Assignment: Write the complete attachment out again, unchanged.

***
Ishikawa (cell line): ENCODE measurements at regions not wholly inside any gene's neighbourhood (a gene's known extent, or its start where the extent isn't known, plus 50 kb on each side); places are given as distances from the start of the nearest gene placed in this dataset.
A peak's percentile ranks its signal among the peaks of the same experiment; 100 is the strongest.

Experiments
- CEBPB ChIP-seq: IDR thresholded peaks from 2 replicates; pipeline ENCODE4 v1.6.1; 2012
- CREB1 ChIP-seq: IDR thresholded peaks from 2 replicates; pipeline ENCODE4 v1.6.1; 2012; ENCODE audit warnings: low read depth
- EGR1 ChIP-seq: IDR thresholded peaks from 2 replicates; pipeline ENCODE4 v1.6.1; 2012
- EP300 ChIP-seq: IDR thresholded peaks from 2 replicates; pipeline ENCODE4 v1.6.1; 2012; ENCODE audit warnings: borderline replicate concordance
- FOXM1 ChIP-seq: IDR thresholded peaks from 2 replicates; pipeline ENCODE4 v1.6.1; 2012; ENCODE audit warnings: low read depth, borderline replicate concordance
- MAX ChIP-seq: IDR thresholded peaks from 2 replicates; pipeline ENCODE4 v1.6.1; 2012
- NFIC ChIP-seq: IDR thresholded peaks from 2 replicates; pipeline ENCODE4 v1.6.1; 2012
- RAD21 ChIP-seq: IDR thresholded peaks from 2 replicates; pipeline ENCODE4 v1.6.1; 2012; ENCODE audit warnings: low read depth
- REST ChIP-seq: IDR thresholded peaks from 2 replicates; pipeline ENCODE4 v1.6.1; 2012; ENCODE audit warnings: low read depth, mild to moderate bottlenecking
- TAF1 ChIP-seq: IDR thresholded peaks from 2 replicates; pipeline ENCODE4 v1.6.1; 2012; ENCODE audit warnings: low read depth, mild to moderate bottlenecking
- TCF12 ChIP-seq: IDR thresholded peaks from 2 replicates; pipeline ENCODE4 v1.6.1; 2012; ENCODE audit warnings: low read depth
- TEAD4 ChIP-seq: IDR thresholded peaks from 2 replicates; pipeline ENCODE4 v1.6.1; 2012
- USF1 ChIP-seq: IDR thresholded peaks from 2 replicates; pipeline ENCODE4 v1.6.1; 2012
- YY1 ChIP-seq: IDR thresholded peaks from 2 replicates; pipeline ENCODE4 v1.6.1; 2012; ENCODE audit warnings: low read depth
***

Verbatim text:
Ishikawa (cell line): ENCODE measurements at regions not wholly inside any gene's neighbourhood (a gene's known extent, or its start where the extent isn't known, plus 50 kb on each side); places are given as distances from the start of the nearest gene placed in this dataset.
A peak's percentile ranks its signal among the peaks of the same experiment; 100 is the strongest.

Experiments
- CEBPB ChIP-seq: IDR thresholded peaks from 2 replicates; pipeline ENCODE4 v1.6.1; 2012
- CREB1 ChIP-seq: IDR thresholded peaks from 2 replicates; pipeline ENCODE4 v1.6.1; 2012; ENCODE audit warnings: low read depth
- EGR1 ChIP-seq: IDR thresholded peaks from 2 replicates; pipeline ENCODE4 v1.6.1; 2012
- EP300 ChIP-seq: IDR thresholded peaks from 2 replicates; pipeline ENCODE4 v1.6.1; 2012; ENCODE audit warnings: borderline replicate concordance
- FOXM1 ChIP-seq: IDR thresholded peaks from 2 replicates; pipeline ENCODE4 v1.6.1; 2012; ENCODE audit warnings: low read depth, borderline replicate concordance
- MAX ChIP-seq: IDR thresholded peaks from 2 replicates; pipeline ENCODE4 v1.6.1; 2012
- NFIC ChIP-seq: IDR thresholded peaks from 2 replicates; pipeline ENCODE4 v1.6.1; 2012
- RAD21 ChIP-seq: IDR thresholded peaks from 2 replicates; pipeline ENCODE4 v1.6.1; 2012; ENCODE audit warnings: low read depth
- REST ChIP-seq: IDR thresholded peaks from 2 replicates; pipeline ENCODE4 v1.6.1; 2012; ENCODE audit warnings: low read depth, mild to moderate bottlenecking
- TAF1 ChIP-seq: IDR thresholded peaks from 2 replicates; pipeline ENCODE4 v1.6.1; 2012; ENCODE audit warnings: low read depth, mild to moderate bottlenecking
- TCF12 ChIP-seq: IDR thresholded peaks from 2 replicates; pipeline ENCODE4 v1.6.1; 2012; ENCODE audit warnings: low read depth
- TEAD4 ChIP-seq: IDR thresholded peaks from 2 replicates; pipeline ENCODE4 v1.6.1; 2012
- USF1 ChIP-seq: IDR thresholded peaks from 2 replicates; pipeline ENCODE4 v1.6.1; 2012
- YY1 ChIP-seq: IDR thresholded peaks from 2 replicates; pipeline ENCODE4 v1.6.1; 2012; ENCODE audit warnings: low read depth